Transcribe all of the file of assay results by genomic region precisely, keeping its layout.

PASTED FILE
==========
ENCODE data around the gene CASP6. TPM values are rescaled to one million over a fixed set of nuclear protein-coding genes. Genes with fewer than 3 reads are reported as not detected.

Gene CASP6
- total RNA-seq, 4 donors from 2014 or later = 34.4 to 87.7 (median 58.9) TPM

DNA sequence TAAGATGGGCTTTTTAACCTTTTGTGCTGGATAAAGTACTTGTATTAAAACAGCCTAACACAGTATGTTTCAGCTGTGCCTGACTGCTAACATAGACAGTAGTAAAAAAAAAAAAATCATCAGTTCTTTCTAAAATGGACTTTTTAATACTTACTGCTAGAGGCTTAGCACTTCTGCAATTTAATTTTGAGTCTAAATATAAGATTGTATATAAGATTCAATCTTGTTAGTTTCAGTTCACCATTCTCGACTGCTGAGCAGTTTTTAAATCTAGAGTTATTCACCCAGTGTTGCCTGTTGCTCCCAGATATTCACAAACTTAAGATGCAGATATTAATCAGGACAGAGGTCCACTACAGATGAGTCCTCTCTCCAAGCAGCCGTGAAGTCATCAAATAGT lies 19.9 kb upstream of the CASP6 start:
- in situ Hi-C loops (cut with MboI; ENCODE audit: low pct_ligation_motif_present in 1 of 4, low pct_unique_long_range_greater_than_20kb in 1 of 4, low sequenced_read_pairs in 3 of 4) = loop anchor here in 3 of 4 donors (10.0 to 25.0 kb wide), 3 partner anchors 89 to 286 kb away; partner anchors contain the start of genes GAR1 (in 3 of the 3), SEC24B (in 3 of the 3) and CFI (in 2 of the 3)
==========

ENCODE data around the gene CASP6. TPM values are rescaled to one million over a fixed set of nuclear protein-coding genes. Genes with fewer than 3 reads are reported as not detected.

Gene CASP6
- total RNA-seq, 4 donors from 2014 or later = 34.4 to 87.7 (median 58.9) TPM

DNA sequence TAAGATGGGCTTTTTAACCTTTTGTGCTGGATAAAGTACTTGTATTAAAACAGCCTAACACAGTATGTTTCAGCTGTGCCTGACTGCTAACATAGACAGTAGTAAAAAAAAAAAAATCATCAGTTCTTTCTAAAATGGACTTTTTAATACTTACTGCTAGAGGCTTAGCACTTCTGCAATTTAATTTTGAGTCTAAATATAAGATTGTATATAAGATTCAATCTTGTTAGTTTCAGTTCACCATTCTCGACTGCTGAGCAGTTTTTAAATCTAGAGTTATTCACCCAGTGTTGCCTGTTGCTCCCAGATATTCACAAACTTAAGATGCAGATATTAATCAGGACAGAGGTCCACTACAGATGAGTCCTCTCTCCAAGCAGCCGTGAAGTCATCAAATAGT lies 19.9 kb upstream of the CASP6 start:
- in situ Hi-C loops (cut with MboI; ENCODE audit: low pct_ligation_motif_present in 1 of 4, low pct_unique_long_range_greater_than_20kb in 1 of 4, low sequenced_read_pairs in 3 of 4) = loop anchor here in 3 of 4 donors (10.0 to 25.0 kb wide), 3 partner anchors 89 to 286 kb away; partner anchors contain the start of genes GAR1 (in 3 of the 3), SEC24B (in 3 of the 3) and CFI (in 2 of the 3)